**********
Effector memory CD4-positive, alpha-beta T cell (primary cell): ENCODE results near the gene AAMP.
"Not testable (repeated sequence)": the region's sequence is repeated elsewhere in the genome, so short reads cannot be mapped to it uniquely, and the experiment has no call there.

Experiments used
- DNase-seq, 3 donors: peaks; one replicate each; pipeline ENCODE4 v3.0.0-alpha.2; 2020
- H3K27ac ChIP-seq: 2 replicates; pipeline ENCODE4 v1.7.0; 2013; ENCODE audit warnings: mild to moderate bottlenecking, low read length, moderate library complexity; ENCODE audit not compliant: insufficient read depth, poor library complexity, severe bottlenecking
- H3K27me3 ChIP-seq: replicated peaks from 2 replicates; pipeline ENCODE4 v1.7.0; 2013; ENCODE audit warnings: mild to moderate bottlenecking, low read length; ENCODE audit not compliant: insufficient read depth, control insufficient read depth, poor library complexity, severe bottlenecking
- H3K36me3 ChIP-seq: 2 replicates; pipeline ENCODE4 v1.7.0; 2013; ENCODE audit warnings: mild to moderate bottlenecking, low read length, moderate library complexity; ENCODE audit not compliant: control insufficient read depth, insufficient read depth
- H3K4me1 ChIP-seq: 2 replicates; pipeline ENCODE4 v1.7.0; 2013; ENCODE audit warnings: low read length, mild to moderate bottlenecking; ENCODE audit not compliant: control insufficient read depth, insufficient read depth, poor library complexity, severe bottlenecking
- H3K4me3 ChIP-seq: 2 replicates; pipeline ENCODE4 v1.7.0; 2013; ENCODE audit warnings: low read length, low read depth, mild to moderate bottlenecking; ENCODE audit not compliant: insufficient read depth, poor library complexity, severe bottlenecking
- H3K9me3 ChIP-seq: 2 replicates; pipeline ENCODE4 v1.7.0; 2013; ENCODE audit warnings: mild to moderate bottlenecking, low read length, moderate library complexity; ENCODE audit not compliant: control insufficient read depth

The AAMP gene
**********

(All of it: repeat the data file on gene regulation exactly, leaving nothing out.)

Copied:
Effector memory CD4-positive, alpha-beta T cell (primary cell): ENCODE results near the gene AAMP.
"Not testable (repeated sequence)": the region's sequence is repeated elsewhere in the genome, so short reads cannot be mapped to it uniquely, and the experiment has no call there.

Experiments used
- DNase-seq, 3 donors: peaks; one replicate each; pipeline ENCODE4 v3.0.0-alpha.2; 2020
- H3K27ac ChIP-seq: 2 replicates; pipeline ENCODE4 v1.7.0; 2013; ENCODE audit warnings: mild to moderate bottlenecking, low read length, moderate library complexity; ENCODE audit not compliant: insufficient read depth, poor library complexity, severe bottlenecking
- H3K27me3 ChIP-seq: replicated peaks from 2 replicates; pipeline ENCODE4 v1.7.0; 2013; ENCODE audit warnings: mild to moderate bottlenecking, low read length; ENCODE audit not compliant: insufficient read depth, control insufficient read depth, poor library complexity, severe bottlenecking
- H3K36me3 ChIP-seq: 2 replicates; pipeline ENCODE4 v1.7.0; 2013; ENCODE audit warnings: mild to moderate bottlenecking, low read length, moderate library complexity; ENCODE audit not compliant: control insufficient read depth, insufficient read depth
- H3K4me1 ChIP-seq: 2 replicates; pipeline ENCODE4 v1.7.0; 2013; ENCODE audit warnings: low read length, mild to moderate bottlenecking; ENCODE audit not compliant: control insufficient read depth, insufficient read depth, poor library complexity, severe bottlenecking
- H3K4me3 ChIP-seq: 2 replicates; pipeline ENCODE4 v1.7.0; 2013; ENCODE audit warnings: low read length, low read depth, mild to moderate bottlenecking; ENCODE audit not compliant: insufficient read depth, poor library complexity, severe bottlenecking
- H3K9me3 ChIP-seq: 2 replicates; pipeline ENCODE4 v1.7.0; 2013; ENCODE audit warnings: mild to moderate bottlenecking, low read length, moderate library complexity; ENCODE audit not compliant: control insufficient read depth

The AAMP gene